The blanket 10pm curfew for pubs and restaurants across England has been described as a "devastating" and "illogical" ruling, which will have a significant impact on an industry that has spent more than six months struggling to save jobs and businesses.
It was announced last night that the operational curfew would be introduced from Thursday along will a ruling that hospitality venues must only offer table service.
The industry at large has questioned the justification for the increased measures, highlighting data from Public Health England, which suggests transmission of Covid-19 is significantly higher in care homes, workplaces and schools.
For Jeremy King, restaurateur and co-founder of Corbin & King, the new legislation fails to recognise that looking after people is was the hospitality industry does best. He explains: "The new legislation beggars' belief and yet again hasn't been thought through. It will ring the death knell for far too many restaurants unnecessarily. What the government seems to forget is that the hospitality industry, particularly restaurants, look after people better than they look after themselves."
He added: "The prime minister keeps reiterating his trust in the good sense of the British people and yet continues to treat us like children and idiots. At lunch, as the news broke, a succession of incredulous guests came through the door talking only of dissent and civil unrest."
Mark Birchall, chef patron of two-Michelin-starred Moor Hall in West Lancashire, told The Caterer, his restaurants would "make it work", but stressed that it seemed ridiculous to implement blanket restrictions across such a diverse sector. He added: "The R rates going up it's totally understandable they need to take measures but to me, to brand everyone the same, it's ridiculous.
"Our measures are as high as you could possibly get we couldn't do anything more. For me it's just massively frustrating that we're being treated the same as every other hospitality business.
"Why can't they punish the ones that aren't Covid-secure through licensing, if you walk into a bar and its rammed and not Covid-secure why should the whole industry suffer. We've had 7,500 guests through the door since reopening both restaurants, we've had no issues whatsoever. Touch wood that will continue."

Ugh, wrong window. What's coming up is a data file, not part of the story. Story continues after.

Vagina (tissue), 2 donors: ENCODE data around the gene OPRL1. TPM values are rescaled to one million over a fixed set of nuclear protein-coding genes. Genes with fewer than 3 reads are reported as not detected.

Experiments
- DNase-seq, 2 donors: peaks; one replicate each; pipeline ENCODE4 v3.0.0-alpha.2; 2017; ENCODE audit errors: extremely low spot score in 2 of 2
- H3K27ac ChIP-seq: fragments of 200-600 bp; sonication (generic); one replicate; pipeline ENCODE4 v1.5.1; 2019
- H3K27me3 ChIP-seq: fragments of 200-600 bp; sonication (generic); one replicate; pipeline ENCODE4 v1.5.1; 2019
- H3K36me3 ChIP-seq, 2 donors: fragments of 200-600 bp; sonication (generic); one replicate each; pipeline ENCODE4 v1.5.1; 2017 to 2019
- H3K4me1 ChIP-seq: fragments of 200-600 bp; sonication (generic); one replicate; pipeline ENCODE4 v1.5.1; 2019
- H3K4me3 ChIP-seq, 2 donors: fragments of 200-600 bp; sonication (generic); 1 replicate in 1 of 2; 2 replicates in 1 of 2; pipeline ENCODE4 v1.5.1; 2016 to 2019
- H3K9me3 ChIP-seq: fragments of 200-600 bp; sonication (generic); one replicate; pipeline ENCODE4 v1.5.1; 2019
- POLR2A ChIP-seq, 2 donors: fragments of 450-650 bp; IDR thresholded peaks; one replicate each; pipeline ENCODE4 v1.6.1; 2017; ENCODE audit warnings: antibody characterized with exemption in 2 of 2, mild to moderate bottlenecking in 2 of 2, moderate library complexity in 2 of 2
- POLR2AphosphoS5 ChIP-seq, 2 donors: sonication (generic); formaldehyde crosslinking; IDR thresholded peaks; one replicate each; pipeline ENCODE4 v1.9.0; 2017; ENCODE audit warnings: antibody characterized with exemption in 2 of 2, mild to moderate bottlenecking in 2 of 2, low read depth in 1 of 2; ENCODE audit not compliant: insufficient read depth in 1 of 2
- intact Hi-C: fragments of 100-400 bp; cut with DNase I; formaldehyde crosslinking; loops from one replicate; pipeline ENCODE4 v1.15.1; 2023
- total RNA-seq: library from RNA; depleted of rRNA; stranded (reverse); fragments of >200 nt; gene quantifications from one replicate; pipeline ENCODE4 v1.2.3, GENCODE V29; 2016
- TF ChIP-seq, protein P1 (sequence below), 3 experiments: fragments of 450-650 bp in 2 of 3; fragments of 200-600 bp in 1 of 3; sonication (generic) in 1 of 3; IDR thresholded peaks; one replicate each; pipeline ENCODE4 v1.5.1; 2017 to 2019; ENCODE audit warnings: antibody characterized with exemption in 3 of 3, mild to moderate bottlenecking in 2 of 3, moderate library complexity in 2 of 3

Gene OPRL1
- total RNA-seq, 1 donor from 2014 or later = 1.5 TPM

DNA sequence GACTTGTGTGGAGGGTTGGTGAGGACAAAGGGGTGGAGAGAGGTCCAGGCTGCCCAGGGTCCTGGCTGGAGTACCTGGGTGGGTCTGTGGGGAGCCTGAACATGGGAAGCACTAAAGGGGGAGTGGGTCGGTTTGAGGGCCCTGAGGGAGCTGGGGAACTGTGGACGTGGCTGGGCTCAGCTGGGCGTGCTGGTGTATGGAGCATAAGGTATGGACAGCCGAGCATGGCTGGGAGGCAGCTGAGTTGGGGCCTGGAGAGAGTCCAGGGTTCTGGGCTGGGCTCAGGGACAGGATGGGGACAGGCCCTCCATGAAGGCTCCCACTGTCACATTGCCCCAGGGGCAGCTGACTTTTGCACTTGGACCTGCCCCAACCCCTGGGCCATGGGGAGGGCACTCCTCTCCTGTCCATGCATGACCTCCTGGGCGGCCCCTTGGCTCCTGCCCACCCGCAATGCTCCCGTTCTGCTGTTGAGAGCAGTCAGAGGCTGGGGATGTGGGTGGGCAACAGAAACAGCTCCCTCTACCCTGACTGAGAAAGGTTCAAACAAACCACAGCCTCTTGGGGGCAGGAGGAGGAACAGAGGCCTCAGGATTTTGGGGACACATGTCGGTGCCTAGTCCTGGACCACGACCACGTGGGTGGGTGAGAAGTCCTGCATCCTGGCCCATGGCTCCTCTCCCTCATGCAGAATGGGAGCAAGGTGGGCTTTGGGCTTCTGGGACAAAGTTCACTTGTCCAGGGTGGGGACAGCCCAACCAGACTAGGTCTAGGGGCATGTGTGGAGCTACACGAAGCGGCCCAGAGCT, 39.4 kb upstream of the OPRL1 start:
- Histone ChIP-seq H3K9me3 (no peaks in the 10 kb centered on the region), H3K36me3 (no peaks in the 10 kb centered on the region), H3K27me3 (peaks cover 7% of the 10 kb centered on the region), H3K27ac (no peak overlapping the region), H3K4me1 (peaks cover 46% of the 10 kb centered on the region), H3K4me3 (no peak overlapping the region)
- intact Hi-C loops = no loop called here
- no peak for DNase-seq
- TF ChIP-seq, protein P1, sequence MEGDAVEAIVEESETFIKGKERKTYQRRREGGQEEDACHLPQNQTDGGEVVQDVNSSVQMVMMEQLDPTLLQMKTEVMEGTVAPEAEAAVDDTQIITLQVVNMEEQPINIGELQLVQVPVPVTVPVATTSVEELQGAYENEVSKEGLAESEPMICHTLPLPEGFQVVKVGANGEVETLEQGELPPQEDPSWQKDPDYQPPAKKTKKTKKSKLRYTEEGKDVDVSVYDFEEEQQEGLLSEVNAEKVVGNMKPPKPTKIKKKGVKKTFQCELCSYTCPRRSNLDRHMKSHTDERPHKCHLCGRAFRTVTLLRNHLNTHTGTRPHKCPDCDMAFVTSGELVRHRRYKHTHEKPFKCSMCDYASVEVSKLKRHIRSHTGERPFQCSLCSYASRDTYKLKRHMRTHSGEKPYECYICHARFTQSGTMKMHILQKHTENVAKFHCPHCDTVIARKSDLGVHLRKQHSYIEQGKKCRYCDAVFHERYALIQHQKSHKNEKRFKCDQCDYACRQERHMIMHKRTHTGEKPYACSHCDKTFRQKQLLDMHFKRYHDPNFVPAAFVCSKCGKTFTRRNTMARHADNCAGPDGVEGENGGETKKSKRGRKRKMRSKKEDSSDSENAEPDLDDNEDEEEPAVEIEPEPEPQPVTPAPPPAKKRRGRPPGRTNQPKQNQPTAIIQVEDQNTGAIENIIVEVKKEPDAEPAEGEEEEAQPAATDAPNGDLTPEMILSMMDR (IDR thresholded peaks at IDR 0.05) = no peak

Chairman and chief executive of D&D London, Des Gunewardena, said the measures would be "very damaging" for its restaurants and bars and particularly affect weekend trading, which had seen the strongest recovery in an already challenging trading environment.
Gunewardena added: "The government really needs to step up and say why they believe this policy will cut infections when the evidence suggests this [hospitality venues] is not where the infections are taking place. You could argue, and I would argue, that this could well make the health situation worse because people will go out for the evening, have their dinner, go to a bar and after the 10pm curfew they go from what are very well-regulated Covid-safe environments to their homes, where they continue to mingle and socialise in unregulated environments.
"It's a really odd decision that needs to be justified."
Many operators have stressed the impact the measures, which Johnson will confirm in an address to the nation today, will have on consumer confidence, something operators in the north-east, which has been under curfew since last week, have reported.
Emma Underwood, general manager of Darby's in south London, believes the business can mitigate the negative impact by opening for an extra day and bringing its dinner service forward an hour, but this is reliant on guests continuing to book tables.